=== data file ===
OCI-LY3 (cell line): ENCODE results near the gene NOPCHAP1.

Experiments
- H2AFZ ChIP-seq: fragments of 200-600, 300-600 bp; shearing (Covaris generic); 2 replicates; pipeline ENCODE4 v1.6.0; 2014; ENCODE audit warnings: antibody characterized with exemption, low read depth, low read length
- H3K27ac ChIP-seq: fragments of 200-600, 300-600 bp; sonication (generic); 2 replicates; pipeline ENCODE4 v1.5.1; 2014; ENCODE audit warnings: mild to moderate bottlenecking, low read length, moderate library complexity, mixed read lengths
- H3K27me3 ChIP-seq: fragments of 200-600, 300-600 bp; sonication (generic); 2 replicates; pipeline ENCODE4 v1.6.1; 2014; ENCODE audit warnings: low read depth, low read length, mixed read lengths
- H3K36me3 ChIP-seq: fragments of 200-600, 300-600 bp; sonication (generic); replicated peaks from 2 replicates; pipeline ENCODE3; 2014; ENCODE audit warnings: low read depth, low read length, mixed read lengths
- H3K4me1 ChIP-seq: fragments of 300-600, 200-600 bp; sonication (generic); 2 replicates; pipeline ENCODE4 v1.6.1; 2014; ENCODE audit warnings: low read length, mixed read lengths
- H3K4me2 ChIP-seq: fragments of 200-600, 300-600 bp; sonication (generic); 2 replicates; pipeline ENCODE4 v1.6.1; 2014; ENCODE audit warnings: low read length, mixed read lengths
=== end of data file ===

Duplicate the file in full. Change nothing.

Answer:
OCI-LY3 (cell line): ENCODE results near the gene NOPCHAP1.

Experiments
- H2AFZ ChIP-seq: fragments of 200-600, 300-600 bp; shearing (Covaris generic); 2 replicates; pipeline ENCODE4 v1.6.0; 2014; ENCODE audit warnings: antibody characterized with exemption, low read depth, low read length
- H3K27ac ChIP-seq: fragments of 200-600, 300-600 bp; sonication (generic); 2 replicates; pipeline ENCODE4 v1.5.1; 2014; ENCODE audit warnings: mild to moderate bottlenecking, low read length, moderate library complexity, mixed read lengths
- H3K27me3 ChIP-seq: fragments of 200-600, 300-600 bp; sonication (generic); 2 replicates; pipeline ENCODE4 v1.6.1; 2014; ENCODE audit warnings: low read depth, low read length, mixed read lengths
- H3K36me3 ChIP-seq: fragments of 200-600, 300-600 bp; sonication (generic); replicated peaks from 2 replicates; pipeline ENCODE3; 2014; ENCODE audit warnings: low read depth, low read length, mixed read lengths
- H3K4me1 ChIP-seq: fragments of 300-600, 200-600 bp; sonication (generic); 2 replicates; pipeline ENCODE4 v1.6.1; 2014; ENCODE audit warnings: low read length, mixed read lengths
- H3K4me2 ChIP-seq: fragments of 200-600, 300-600 bp; sonication (generic); 2 replicates; pipeline ENCODE4 v1.6.1; 2014; ENCODE audit warnings: low read length, mixed read lengths